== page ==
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The Punisher: Scar Tissue

"What face do you want the world to see?"

This was a fascinating episode focused on identity and what lies underneath the masks we show the world.

For Billy this is a literal mask, one he crafted himself. Although not as much to hide his identity, but rather in an attempt to claim it. He doesn't know who he is, and I do believe his amnesia is genuine – for now at least. But deep down he is still a monster, and he's struggling with that truth. Look what he did to Arthur. Of course that guy was a monster as well. Going to Krista was an obvious choice, but it's telling that she ultimately chose to aid him by not calling the cops. Is she thinking he needs someone he can trust, and didn't want to betray that trust? Or is there something else going on?

It's also a neat narrative device that Billy's mask is an outward expression of his inner turmoil, in that the mask is perhaps more disturbing than his actual scars. I think deep down he believes he deserves this half life he's been condemned to, even though he wants to see the best of himself again. I wonder if that'll conflict and his desire for redemption will last, or if he will put together the pieces of the jigsaw puzzle of his soul and embrace his inner monster again.

Dinah is concealing a lot from Detective Mahoney and her mentor Rafi. Her obsession with Billy is perhaps more twisted than Billy is, driven by vengeance to the point where she is willing to compromise her moral and ethical duties as a Federal Agent. While working with Castle seems like an emotional choice, there's a coldness to her calculated need to expose Billy for the monster he is. She doesn't really care whether Billy truly has amnesia or not.

Rachel or Amy's past is finally revealed as well, and wow. She is suffering from some major PTSD, having watched everyone she knew and loved killed. Geez. The Pilgrim has got to be stopped, which I imagine is what will drive the primary plot of the season. Amy did allude to what's on the pictures. Was it some politician or mob boss openly kissing a member of the same sex? I mean, killing, what, a dozen people is more than just an extreme clean up job, it's the the kind of plot that belongs in a pulp detective novel from decades past.

Frank had a different kind of arc in this one. He's slowly coming around to the fact that Amy is a part of his life, at least until this conflict is resolved. He's building bridges with her, and even connecting to his own past again by visiting Curt. He seems almost unsure if he even wants to confront Billy. His mask is totally different from everyone else's. He is trying to be Pete, and he doesn't want to be the Punisher anymore, his need for vengeance sated, the monster put to sleep. Except, when put to task, he very easily slips back into being the Punisher, who is perhaps his true self.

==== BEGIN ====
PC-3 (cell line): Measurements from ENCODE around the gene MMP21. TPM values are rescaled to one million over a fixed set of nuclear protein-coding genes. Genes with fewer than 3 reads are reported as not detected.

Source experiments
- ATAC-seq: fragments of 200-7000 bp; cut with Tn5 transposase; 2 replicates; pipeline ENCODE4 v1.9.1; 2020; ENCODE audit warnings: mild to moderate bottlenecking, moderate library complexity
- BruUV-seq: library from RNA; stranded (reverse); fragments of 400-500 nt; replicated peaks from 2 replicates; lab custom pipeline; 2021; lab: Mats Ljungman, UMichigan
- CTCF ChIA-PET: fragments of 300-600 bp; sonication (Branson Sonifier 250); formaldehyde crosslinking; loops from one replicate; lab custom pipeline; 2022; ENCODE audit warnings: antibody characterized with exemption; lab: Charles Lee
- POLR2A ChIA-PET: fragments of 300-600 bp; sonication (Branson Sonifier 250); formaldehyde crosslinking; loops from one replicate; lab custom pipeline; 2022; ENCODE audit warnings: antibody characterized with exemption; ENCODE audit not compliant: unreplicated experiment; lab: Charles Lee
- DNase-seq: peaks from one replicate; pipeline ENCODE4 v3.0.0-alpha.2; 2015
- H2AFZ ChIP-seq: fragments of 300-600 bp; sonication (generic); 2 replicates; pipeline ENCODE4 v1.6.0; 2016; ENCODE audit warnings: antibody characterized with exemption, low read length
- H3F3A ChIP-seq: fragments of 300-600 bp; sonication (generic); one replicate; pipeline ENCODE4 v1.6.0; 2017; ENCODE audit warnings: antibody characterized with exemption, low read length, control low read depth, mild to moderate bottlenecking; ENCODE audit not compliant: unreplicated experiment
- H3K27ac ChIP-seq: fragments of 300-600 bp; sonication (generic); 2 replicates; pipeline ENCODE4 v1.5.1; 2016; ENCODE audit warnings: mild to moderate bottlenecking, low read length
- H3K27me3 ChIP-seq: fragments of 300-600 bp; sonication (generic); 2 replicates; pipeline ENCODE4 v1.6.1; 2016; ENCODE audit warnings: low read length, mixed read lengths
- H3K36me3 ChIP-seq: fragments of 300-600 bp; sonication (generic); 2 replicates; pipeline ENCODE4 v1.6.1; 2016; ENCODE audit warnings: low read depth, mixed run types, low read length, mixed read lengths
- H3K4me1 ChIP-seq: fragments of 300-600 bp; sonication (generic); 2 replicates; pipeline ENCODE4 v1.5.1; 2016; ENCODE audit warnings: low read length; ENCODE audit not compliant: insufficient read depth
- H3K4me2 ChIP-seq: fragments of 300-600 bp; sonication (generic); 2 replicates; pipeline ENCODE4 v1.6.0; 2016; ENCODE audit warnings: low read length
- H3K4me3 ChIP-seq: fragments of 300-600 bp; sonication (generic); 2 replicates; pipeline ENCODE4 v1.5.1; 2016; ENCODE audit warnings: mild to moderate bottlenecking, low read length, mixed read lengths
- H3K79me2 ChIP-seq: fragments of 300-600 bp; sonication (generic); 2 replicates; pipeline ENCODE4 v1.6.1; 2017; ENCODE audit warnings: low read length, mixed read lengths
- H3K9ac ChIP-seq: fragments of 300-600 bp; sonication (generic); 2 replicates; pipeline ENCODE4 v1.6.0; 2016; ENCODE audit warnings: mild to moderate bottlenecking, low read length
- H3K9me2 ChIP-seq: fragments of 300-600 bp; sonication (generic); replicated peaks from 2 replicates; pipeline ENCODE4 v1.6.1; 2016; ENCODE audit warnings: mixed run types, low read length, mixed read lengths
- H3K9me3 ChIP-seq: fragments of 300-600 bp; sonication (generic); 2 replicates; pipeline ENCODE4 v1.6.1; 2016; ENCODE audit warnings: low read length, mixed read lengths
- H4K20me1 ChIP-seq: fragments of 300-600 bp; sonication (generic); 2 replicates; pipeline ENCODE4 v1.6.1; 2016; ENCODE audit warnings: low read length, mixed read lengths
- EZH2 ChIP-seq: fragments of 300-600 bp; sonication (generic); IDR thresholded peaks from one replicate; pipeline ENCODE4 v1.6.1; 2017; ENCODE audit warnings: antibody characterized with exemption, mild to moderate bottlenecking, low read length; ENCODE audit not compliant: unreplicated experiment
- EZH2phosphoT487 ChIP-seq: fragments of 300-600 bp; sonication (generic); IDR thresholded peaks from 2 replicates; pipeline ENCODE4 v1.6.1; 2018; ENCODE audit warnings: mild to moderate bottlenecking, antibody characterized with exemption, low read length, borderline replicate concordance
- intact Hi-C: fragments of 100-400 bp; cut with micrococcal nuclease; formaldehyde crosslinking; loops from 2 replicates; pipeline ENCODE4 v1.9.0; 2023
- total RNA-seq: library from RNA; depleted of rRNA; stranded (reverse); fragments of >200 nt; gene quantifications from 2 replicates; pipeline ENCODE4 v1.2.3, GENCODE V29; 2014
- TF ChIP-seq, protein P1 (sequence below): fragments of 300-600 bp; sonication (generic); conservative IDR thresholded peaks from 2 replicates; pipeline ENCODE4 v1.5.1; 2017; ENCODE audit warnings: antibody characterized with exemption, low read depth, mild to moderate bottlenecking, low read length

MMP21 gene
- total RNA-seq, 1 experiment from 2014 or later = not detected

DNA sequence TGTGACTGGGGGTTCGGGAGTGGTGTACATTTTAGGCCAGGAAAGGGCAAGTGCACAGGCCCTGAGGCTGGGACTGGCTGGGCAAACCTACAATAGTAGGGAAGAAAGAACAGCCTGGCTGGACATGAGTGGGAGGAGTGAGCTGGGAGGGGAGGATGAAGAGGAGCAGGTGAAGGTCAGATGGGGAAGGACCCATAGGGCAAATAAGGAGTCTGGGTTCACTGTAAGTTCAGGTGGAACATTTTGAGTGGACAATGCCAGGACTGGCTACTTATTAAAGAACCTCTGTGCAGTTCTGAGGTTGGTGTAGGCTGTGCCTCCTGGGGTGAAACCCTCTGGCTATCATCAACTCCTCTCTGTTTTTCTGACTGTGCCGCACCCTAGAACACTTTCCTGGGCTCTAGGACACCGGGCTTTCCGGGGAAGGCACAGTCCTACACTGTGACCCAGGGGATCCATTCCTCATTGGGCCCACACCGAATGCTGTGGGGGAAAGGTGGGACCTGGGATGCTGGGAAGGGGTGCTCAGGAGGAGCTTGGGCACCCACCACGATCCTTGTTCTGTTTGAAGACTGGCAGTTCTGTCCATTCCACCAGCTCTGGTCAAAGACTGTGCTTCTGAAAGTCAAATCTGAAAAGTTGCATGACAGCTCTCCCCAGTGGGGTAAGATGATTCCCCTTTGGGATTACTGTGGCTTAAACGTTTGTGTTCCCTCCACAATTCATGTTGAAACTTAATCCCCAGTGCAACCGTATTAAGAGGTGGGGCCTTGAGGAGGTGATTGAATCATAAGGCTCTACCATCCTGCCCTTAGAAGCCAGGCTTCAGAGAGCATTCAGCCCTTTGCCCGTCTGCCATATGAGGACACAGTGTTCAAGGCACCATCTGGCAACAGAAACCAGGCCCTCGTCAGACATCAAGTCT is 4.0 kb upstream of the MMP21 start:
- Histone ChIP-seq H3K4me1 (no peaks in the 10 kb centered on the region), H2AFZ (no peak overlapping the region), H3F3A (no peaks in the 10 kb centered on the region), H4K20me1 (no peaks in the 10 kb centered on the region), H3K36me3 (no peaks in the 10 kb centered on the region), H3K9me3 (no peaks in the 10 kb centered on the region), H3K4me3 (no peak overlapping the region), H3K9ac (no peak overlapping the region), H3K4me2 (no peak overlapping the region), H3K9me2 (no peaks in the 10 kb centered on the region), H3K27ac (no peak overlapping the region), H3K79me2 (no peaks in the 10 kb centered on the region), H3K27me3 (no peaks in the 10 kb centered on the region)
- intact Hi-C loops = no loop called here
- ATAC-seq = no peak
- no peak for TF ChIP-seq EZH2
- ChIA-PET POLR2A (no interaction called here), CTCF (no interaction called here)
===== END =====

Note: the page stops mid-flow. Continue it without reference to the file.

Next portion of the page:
I don't really know what's coming. I like the direction things are going, and Amy and the Pilgrim are a good replacement for the military drama from the first season. This is about personal rights, identity and sense of self, who we are, and what we'll define ourselves as. At least so far.


Billy's scars could have been more extreme, especially after hiding them from the audience for three episodes. Well, okay, they are pretty bad and I wonder if he's going to cut on himself to make them worse.

While Madani has good reason to be paranoid, those locks on her bedroom door are a bit extreme.

When Amy was under the bed crying, she really looked young. Is she really fifteen?

Amy in the comics was a bit of a one-off. She nursed Castle back to health and was caught up in a hostage situation from which Frank had to rescue her. This is apparently a completely different version of that character.

Billy and Frank were watching the same hockey game and the same news alert, clearly drawing on parallels – two sides of the same coin as characters.

Rachel: (to Frank) "He killed everybody that I cared about. How do you think that feels?"
She didn't know who she was asking. Not yet, anyway.

3 1/2 out of 4 Creepy Masks

Samantha M. Quinn spends most of her time in front of a computer typing away at one thing or another; when she has free time, she enjoys pretty much anything science fiction or fantasy-related.


  1. I was also expecting Billy's scars to be more extreme following the build up. (And knowing what Jigsaw looks like in the comics!) But like you, I kind of like that his mask is arguably scarier than his true face. Part of what made Billy such an effective villain last season was his ability to hide his true intentions and emotions. He spent the majority of it behind a figurative mask, and now he spent a lot of time behind an actual one and almost seems to feel more comfortable underneath it.

    Interesting how "pretty" is still a trigger point for Billy. Some things persist.

    And also, I have no idea how old Amy is supposed to be. I peg her to be early 20s, which made the scenes last episode of her claiming to be a minor (and 16 at that) a bit odd to me. Because it seemed obvious to me that she was older and lying. I'd be curious to see how old others think she is.

  2. Yeah, it's an interesting production decision to keep Billy's facial scarring more restrained when they could easily have gone horror movie. I was thinking that they wanted Ben Barnes to be able to emote, which is harder to do with a lot of disfiguring pieces on your face.

    I was going back and forth about how old Amy is, like in her twenties or maybe as young as she was suggesting. Giorgia Whigham's IMDb doesn't say how old she is.

  3. Giorgia Whingham was born in 1997, so she's 21. At least according to Google.


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